Whether you’re looking to buy a firearm or simply hoping to take care of the guns you already own, bore inspection is an important step in checking and maintaining a gun’s operability. A strong flashlight is key in inspecting and cleaning bores.
Posts Tagged ‘LED flashlight’
The silence of a winter evening spent in nature; the absence of camping crowds and flying insects; the chance to play in the snow. These are just a few of the many delights awaiting you in winter camping. Now we’re not here to make winter camping seem like a piece of cake—it does take quite a bit more planning than summer camping, simply because you have to take freezing cold weather into account.
Industry Outsider recently published a glowing review of COAST´s HP7R LED rechargeable flashlight. Industry Outsider is an online magazine devoted to outdoor gear reviews. Site founder and reviewer Brian seemed most impressed with the LED flashlight’s extra batteries (Coast packs each HP7R with two lithium ion battery packs), as well as the versatility that the Flex Charge Dual Power system provides. Brian’s review also praises the overall qualities of the HP7R—being the self-acclaimed flashlight geeks that he is, Brian knows that having a flashlight that is compact, powerful, versatile, and durable is important to people who use their equipment daily, “sometimes in life or death situations,” as he writes in the review.
Other positive features highlighted in the Industry Outsider review include the ergonomic design, the consistent and powerful light output, and our innovative Flex Charge Dual Power system. Since, as Brian points out in his review, “a flashlight with dead batteries is pretty useless,” we’ve built this flashlight for power versatility. Each HPR7 kit comes with two rechargeable lithium ion battery packs, a battery cartridge with four AAA Duracells included, a USB charging cable, a wall outlet adapter, and a 12V DC charger for plugging into your car’s cigarette lighter.
This September marks the 10th annual recognition of National Preparedness Month. From Superstorm Sandy to Hurricane Katrina, the last decade has presented us with plenty of reasons to prepare for the worst. Even if you weren’t personally affected by these storms, hopefully every passing disaster nudged you to update your emergency preparedness kit. The CDC and FEMA are hosting events all across the country, partnering with more than 3,000 organizations and hoping to spur Americans to get ready for the next big storm, flood, fire, or earthquake.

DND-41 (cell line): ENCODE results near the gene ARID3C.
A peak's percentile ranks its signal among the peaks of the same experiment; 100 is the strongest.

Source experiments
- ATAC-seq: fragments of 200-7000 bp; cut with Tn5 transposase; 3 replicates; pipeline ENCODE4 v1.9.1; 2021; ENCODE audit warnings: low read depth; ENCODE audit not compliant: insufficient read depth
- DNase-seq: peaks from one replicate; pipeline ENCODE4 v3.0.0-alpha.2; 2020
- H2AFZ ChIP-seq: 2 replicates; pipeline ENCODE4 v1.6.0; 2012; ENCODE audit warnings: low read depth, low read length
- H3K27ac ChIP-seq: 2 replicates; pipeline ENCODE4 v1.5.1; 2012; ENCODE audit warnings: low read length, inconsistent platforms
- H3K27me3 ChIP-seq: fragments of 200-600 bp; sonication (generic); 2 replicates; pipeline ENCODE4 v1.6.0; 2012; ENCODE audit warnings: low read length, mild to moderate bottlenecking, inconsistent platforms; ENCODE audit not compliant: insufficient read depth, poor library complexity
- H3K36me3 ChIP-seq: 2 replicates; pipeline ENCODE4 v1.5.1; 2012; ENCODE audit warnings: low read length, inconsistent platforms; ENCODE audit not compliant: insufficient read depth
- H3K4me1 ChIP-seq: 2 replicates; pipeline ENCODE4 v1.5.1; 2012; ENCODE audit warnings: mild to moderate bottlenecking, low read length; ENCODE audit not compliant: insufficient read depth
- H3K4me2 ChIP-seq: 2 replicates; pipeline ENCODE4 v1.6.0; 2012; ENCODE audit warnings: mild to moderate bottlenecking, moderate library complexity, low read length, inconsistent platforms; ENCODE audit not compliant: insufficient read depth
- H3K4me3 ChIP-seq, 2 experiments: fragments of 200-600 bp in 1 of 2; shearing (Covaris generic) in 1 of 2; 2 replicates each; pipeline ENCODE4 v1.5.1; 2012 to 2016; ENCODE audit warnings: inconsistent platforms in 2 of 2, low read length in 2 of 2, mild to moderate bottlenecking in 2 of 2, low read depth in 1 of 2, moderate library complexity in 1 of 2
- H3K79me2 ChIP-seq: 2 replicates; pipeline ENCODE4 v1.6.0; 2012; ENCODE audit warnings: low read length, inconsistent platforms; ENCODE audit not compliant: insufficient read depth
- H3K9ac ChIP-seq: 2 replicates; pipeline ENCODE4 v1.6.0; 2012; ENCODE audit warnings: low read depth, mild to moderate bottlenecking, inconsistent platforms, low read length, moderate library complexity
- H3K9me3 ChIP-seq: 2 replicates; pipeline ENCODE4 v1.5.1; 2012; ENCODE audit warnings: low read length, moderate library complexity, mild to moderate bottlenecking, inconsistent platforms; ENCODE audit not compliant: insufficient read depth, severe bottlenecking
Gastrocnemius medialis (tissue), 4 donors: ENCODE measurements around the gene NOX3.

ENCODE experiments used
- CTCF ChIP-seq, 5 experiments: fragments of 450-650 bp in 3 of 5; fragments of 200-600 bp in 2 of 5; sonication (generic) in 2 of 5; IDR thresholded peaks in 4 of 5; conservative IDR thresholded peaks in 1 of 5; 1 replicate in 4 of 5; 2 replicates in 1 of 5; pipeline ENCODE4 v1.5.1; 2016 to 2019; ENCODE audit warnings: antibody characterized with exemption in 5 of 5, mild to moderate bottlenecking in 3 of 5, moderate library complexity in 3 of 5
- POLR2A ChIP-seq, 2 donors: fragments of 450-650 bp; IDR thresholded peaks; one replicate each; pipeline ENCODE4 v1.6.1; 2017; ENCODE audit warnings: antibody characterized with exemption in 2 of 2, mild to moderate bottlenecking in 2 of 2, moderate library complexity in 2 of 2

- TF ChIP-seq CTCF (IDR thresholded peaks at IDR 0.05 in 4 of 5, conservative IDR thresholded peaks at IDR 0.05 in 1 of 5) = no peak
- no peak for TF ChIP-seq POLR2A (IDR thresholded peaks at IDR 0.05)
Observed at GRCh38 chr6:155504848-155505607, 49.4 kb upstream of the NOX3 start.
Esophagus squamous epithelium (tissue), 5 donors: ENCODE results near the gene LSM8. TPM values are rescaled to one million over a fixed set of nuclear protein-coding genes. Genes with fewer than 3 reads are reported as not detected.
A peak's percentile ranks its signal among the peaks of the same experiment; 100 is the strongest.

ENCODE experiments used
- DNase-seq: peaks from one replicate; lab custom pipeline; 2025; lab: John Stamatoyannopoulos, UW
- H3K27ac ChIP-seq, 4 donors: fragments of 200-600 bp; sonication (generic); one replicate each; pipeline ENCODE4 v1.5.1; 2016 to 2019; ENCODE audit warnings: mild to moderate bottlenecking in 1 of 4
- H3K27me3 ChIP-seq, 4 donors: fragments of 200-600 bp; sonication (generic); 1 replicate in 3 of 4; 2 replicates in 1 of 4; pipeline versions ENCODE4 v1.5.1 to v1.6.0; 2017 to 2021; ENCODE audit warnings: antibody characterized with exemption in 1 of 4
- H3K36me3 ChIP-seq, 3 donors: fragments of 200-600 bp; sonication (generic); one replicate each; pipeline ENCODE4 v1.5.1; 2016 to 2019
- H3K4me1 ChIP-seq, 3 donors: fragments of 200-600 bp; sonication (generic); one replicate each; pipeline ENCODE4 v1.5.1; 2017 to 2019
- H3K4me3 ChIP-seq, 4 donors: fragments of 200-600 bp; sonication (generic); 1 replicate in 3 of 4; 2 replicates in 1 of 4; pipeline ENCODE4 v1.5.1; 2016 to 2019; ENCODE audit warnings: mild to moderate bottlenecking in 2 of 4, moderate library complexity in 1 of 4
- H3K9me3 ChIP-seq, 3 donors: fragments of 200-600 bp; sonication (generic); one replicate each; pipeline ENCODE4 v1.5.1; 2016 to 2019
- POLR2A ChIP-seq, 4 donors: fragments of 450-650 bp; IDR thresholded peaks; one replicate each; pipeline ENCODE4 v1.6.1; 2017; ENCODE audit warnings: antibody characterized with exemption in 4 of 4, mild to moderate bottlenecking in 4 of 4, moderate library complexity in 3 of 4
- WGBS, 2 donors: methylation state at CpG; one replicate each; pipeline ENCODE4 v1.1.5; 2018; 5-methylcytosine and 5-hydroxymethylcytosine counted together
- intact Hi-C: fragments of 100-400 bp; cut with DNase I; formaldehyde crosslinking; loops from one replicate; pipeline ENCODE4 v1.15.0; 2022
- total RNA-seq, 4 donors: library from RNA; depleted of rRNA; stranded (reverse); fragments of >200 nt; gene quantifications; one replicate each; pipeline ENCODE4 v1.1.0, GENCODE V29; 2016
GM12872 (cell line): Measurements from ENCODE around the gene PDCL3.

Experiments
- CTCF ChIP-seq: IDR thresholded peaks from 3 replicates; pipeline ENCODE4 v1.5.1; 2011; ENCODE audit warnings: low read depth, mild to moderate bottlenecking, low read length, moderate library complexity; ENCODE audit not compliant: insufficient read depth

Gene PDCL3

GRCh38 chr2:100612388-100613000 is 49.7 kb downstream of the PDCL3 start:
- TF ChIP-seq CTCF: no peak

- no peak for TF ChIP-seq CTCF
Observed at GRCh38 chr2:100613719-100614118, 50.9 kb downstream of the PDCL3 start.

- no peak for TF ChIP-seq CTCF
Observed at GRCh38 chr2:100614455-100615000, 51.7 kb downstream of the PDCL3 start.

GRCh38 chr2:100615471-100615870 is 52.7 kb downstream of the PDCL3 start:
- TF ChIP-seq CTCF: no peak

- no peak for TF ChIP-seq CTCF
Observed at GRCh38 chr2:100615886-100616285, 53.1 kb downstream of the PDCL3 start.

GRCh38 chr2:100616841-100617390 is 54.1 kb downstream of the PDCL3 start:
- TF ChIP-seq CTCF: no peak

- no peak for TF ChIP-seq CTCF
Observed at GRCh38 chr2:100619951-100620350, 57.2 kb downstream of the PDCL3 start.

Our A25R LED rechargeable flashlight was recently featured in Tools of the Trade online magazine. Tools of the Trade calls itself “the complete resource for the tools used in the construction industry today.” For construction workers, having the right tool makes all the difference. Tools of the Trade helps contractors select the best tool for every project. The magazine specializes in side-by-side comparisons of tools; these detailed specs are specifically geared toward construction professionals.
Tools of the Trade’s Review of the A25R LED Flashlight
Tools of the Trade reviewer Michael Davis called the A25R “one of the coolest flashlights [he’s] ever seen.” Here are a few A25R features that Mr. Davis highlighted in his review of this top-notch COAST product: (more…)
The end of summer does not signal the end of hurricane danger. Officially, hurricane season runs between June 1st and November 30th of each year. Typically, August and September are the most active months for hurricanes. However, as last year’s Superstorm Sandy proved, it’s quite possible that severe weather could hit closer to Thanksgiving. And some of history’s most destructive hurricanes have made their appearance in the fall months.
Jerry Hall has been breaking diving records since 2002, when he beat the previous Guinness World Record for longest freshwater SCUBA dive. At over 71 hours, Jerry’s dive was more than 12 hours longer than the previous record dive. But Jerry didn’t stop there. In 2004, he broke his own record with a dive that lasted 120 hours, one minute, and nine seconds. The dive did take a toll on Hall’s body—he emerged from the depths of Tennessee’s South Holston Lake 20 pounds lighter, with bloodshot eyes due to burst blood vessels. His feet were so saturated that he couldn’t walk normally for about six hours following the dive.